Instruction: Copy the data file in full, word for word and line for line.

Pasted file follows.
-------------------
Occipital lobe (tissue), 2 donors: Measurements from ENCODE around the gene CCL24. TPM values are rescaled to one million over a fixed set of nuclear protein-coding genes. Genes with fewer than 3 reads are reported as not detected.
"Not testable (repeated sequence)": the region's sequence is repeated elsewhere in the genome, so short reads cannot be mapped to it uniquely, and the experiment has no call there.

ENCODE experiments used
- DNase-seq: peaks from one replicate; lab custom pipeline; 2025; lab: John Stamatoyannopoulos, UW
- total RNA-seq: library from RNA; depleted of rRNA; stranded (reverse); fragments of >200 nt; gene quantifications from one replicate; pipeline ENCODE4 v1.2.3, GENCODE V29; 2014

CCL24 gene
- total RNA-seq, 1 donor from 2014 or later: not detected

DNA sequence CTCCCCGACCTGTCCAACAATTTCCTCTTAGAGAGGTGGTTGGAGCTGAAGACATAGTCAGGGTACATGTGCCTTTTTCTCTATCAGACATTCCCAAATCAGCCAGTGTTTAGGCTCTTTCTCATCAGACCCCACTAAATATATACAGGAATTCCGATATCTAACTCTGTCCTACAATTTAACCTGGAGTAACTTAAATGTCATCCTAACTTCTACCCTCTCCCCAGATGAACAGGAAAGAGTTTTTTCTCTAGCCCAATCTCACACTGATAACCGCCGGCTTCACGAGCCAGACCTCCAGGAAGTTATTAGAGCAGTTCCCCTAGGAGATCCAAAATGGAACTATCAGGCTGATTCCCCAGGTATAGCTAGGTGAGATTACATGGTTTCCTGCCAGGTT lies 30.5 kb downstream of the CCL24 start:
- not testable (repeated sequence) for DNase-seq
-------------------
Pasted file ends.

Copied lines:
Occipital lobe (tissue), 2 donors: Measurements from ENCODE around the gene CCL24. TPM values are rescaled to one million over a fixed set of nuclear protein-coding genes. Genes with fewer than 3 reads are reported as not detected.
"Not testable (repeated sequence)": the region's sequence is repeated elsewhere in the genome, so short reads cannot be mapped to it uniquely, and the experiment has no call there.

ENCODE experiments used
- DNase-seq: peaks from one replicate; lab custom pipeline; 2025; lab: John Stamatoyannopoulos, UW
- total RNA-seq: library from RNA; depleted of rRNA; stranded (reverse); fragments of >200 nt; gene quantifications from one replicate; pipeline ENCODE4 v1.2.3, GENCODE V29; 2014

CCL24 gene
- total RNA-seq, 1 donor from 2014 or later: not detected

DNA sequence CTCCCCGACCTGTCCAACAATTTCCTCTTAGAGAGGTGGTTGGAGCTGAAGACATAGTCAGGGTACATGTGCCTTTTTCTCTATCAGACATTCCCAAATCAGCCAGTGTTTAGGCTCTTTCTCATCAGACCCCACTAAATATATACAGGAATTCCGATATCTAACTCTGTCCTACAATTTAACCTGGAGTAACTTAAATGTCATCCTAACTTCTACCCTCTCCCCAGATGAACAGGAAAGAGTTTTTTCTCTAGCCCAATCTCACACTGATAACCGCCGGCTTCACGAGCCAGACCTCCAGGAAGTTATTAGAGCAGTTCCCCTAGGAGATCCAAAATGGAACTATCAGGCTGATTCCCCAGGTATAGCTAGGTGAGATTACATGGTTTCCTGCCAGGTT lies 30.5 kb downstream of the CCL24 start:
- not testable (repeated sequence) for DNase-seq